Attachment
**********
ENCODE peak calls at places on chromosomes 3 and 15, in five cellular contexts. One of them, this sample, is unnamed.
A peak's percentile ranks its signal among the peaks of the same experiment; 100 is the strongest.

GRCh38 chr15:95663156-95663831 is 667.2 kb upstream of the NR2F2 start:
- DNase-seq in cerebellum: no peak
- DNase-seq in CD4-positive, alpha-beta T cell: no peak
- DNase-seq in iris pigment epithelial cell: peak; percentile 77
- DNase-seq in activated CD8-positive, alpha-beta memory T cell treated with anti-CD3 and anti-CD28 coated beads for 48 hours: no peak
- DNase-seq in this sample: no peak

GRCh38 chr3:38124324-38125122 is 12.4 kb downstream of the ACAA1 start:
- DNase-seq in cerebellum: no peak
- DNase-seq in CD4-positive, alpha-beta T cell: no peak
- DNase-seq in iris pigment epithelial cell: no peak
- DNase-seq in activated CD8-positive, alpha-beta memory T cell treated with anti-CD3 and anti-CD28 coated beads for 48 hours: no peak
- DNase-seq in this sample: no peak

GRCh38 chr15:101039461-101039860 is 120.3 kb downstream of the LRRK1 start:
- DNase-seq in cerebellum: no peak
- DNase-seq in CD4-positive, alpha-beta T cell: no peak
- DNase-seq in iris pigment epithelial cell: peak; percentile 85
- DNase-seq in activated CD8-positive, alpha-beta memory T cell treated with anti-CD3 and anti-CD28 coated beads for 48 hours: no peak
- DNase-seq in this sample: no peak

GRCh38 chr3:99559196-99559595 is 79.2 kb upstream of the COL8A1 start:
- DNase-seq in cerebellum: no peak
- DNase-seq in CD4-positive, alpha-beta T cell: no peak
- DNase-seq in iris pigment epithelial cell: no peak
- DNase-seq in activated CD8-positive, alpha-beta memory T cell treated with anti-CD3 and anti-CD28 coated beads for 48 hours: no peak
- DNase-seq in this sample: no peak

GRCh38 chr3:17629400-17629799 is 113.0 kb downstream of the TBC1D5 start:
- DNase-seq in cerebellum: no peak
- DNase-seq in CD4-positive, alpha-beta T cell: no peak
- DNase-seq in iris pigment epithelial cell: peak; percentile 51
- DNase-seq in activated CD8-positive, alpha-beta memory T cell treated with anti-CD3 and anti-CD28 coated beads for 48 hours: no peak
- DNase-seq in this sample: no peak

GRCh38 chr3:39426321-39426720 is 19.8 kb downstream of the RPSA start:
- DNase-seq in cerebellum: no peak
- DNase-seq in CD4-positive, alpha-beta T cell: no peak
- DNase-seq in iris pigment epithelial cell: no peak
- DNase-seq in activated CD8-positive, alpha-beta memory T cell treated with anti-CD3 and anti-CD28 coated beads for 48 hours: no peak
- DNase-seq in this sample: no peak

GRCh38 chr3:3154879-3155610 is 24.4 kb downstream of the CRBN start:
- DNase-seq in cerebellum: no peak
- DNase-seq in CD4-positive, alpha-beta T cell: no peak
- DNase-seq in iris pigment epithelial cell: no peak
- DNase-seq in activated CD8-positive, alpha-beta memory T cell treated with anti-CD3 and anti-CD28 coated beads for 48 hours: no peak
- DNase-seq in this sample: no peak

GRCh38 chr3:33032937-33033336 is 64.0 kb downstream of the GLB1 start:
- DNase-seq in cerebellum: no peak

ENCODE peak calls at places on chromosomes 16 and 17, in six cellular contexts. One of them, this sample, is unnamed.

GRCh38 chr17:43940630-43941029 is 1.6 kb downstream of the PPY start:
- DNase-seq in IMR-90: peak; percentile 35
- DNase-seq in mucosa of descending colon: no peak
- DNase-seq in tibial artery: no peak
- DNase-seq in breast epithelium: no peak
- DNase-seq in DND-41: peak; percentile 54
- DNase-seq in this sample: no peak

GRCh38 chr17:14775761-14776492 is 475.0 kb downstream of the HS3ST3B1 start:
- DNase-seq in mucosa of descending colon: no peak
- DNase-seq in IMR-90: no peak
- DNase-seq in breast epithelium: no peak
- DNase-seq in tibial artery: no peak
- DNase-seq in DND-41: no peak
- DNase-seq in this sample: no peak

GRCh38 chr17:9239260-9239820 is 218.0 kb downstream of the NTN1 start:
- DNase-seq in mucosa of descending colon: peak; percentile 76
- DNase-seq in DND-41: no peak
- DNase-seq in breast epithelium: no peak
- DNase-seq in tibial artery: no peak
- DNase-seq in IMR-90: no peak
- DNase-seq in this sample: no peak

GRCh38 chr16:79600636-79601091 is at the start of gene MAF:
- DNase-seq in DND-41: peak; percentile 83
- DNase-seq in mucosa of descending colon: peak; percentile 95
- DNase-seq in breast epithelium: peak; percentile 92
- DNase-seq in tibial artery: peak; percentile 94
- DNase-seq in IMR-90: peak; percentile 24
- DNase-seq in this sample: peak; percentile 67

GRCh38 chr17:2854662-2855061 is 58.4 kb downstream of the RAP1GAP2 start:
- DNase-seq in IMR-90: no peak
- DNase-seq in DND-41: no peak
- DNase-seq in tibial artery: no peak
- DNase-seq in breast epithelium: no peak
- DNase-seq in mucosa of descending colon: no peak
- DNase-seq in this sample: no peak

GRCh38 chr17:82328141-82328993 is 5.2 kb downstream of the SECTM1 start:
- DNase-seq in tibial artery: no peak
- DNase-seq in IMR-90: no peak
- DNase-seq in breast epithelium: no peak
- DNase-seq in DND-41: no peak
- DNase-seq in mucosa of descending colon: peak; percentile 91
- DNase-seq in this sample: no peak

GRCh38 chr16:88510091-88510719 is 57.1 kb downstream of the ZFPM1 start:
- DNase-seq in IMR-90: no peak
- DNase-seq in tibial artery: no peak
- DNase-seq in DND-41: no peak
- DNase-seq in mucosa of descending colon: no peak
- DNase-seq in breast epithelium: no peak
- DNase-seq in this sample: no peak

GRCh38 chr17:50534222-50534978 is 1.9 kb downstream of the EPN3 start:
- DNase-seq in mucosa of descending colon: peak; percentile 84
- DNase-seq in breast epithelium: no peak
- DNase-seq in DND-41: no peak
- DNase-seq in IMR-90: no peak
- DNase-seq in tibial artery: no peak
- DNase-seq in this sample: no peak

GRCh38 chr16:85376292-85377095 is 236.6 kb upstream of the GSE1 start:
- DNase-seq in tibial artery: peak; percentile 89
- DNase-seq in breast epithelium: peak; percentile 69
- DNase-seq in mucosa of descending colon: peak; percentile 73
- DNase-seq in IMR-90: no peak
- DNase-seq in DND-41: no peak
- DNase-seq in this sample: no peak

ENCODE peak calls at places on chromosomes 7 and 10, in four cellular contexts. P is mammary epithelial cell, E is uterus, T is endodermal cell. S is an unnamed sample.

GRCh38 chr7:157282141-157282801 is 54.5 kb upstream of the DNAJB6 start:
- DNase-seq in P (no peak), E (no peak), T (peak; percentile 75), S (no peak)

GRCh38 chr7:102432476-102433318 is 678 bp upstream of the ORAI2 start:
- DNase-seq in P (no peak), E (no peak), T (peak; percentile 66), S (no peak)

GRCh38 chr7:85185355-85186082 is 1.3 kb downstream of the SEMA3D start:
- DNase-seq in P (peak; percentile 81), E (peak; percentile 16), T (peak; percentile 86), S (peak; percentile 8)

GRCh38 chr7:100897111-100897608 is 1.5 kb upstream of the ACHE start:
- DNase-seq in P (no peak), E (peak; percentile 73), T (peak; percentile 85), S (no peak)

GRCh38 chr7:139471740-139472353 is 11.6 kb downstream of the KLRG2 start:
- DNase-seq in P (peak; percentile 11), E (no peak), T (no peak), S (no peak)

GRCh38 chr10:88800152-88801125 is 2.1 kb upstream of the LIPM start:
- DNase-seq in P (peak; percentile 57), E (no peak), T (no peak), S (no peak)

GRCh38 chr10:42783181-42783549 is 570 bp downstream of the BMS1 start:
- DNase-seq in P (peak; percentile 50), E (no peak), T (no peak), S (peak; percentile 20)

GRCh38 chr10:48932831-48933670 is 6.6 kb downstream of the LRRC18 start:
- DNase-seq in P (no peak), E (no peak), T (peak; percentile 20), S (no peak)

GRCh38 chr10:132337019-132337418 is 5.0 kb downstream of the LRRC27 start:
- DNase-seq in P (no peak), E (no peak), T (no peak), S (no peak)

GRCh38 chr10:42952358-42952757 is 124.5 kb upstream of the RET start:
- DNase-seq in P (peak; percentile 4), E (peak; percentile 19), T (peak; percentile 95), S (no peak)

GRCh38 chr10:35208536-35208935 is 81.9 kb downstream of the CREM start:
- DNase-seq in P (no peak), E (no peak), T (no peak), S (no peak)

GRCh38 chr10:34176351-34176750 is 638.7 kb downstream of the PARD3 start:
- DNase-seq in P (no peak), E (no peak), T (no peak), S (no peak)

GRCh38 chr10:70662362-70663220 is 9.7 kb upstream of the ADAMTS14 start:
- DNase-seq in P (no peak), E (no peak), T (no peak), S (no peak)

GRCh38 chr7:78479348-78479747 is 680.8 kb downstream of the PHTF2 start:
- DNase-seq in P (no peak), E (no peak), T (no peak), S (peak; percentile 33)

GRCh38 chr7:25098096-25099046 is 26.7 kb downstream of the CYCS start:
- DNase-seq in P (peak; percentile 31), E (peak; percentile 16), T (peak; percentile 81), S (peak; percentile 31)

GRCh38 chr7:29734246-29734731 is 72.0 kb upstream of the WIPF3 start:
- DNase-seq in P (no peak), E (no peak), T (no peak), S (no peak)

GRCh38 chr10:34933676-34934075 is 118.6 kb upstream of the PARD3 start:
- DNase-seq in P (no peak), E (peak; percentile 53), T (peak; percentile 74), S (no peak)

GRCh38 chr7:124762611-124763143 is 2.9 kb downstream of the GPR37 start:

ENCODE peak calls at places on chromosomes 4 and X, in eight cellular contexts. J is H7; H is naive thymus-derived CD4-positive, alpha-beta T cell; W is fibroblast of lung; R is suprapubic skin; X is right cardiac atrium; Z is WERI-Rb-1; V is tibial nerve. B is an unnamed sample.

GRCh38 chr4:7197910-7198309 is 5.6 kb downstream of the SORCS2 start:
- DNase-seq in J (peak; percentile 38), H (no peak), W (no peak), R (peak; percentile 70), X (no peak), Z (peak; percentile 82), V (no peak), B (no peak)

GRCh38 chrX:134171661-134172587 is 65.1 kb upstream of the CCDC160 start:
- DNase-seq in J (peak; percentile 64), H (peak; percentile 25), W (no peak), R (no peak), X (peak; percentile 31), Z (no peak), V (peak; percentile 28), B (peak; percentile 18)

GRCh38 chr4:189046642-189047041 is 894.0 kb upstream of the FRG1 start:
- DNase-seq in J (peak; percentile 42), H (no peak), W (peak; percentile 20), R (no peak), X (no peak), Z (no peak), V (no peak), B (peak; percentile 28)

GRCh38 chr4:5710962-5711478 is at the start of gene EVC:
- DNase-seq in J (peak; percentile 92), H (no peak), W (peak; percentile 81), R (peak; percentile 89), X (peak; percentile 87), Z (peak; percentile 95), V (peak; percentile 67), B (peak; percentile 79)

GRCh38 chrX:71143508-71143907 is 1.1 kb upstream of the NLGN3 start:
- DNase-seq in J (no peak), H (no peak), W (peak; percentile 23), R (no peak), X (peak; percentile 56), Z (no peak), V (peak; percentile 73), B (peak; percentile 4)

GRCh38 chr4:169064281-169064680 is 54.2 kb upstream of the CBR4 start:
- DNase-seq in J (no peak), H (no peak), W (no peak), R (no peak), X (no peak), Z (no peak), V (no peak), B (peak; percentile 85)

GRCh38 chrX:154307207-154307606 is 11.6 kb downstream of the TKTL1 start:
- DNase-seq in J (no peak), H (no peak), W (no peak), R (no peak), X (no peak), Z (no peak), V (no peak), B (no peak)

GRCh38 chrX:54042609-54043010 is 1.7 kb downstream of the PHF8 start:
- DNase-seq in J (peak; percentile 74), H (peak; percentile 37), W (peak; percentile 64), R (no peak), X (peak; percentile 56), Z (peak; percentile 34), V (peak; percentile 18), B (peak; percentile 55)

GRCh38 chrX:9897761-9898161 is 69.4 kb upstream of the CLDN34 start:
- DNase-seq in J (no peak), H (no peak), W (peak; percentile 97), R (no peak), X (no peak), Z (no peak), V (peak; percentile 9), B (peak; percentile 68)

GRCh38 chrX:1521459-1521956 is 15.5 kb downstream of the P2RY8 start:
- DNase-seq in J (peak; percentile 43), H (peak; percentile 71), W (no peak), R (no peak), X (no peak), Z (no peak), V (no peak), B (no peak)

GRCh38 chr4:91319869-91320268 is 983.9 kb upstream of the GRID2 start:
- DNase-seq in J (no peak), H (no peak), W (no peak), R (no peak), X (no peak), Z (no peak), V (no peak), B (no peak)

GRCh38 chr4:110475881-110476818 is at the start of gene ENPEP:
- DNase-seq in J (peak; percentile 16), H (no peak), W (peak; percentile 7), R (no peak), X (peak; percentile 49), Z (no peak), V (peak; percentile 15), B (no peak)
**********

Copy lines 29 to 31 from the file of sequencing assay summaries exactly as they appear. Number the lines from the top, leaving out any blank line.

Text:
- DNase-seq in CD4-positive, alpha-beta T cell: no peak
- DNase-seq in iris pigment epithelial cell: peak; percentile 51
- DNase-seq in activated CD8-positive, alpha-beta memory T cell treated with anti-CD3 and anti-CD28 coated beads for 48 hours: no peak